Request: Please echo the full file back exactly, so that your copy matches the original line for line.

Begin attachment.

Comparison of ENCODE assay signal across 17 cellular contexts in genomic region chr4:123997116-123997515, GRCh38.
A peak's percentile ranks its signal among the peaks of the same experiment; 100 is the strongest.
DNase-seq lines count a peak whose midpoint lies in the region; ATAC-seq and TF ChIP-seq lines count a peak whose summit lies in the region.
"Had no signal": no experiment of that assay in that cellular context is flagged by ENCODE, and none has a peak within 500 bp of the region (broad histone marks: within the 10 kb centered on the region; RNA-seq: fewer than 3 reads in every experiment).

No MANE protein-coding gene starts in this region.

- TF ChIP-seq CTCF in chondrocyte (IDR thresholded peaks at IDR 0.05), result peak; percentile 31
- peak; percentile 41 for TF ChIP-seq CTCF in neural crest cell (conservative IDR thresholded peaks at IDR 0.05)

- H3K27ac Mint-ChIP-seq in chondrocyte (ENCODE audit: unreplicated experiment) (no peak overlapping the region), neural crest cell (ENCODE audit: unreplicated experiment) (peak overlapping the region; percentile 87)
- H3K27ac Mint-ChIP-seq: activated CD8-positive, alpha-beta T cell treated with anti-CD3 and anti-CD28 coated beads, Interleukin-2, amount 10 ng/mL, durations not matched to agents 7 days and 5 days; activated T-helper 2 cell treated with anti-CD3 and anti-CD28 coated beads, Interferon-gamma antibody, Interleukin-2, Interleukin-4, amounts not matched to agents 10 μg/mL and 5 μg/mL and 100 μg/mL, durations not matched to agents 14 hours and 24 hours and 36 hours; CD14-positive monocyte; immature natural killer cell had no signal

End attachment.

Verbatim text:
Comparison of ENCODE assay signal across 17 cellular contexts in genomic region chr4:123997116-123997515, GRCh38.
A peak's percentile ranks its signal among the peaks of the same experiment; 100 is the strongest.
DNase-seq lines count a peak whose midpoint lies in the region; ATAC-seq and TF ChIP-seq lines count a peak whose summit lies in the region.
"Had no signal": no experiment of that assay in that cellular context is flagged by ENCODE, and none has a peak within 500 bp of the region (broad histone marks: within the 10 kb centered on the region; RNA-seq: fewer than 3 reads in every experiment).

No MANE protein-coding gene starts in this region.

- TF ChIP-seq CTCF in chondrocyte (IDR thresholded peaks at IDR 0.05), result peak; percentile 31
- peak; percentile 41 for TF ChIP-seq CTCF in neural crest cell (conservative IDR thresholded peaks at IDR 0.05)

- H3K27ac Mint-ChIP-seq in chondrocyte (ENCODE audit: unreplicated experiment) (no peak overlapping the region), neural crest cell (ENCODE audit: unreplicated experiment) (peak overlapping the region; percentile 87)
- H3K27ac Mint-ChIP-seq: activated CD8-positive, alpha-beta T cell treated with anti-CD3 and anti-CD28 coated beads, Interleukin-2, amount 10 ng/mL, durations not matched to agents 7 days and 5 days; activated T-helper 2 cell treated with anti-CD3 and anti-CD28 coated beads, Interferon-gamma antibody, Interleukin-2, Interleukin-4, amounts not matched to agents 10 μg/mL and 5 μg/mL and 100 μg/mL, durations not matched to agents 14 hours and 24 hours and 36 hours; CD14-positive monocyte; immature natural killer cell had no signal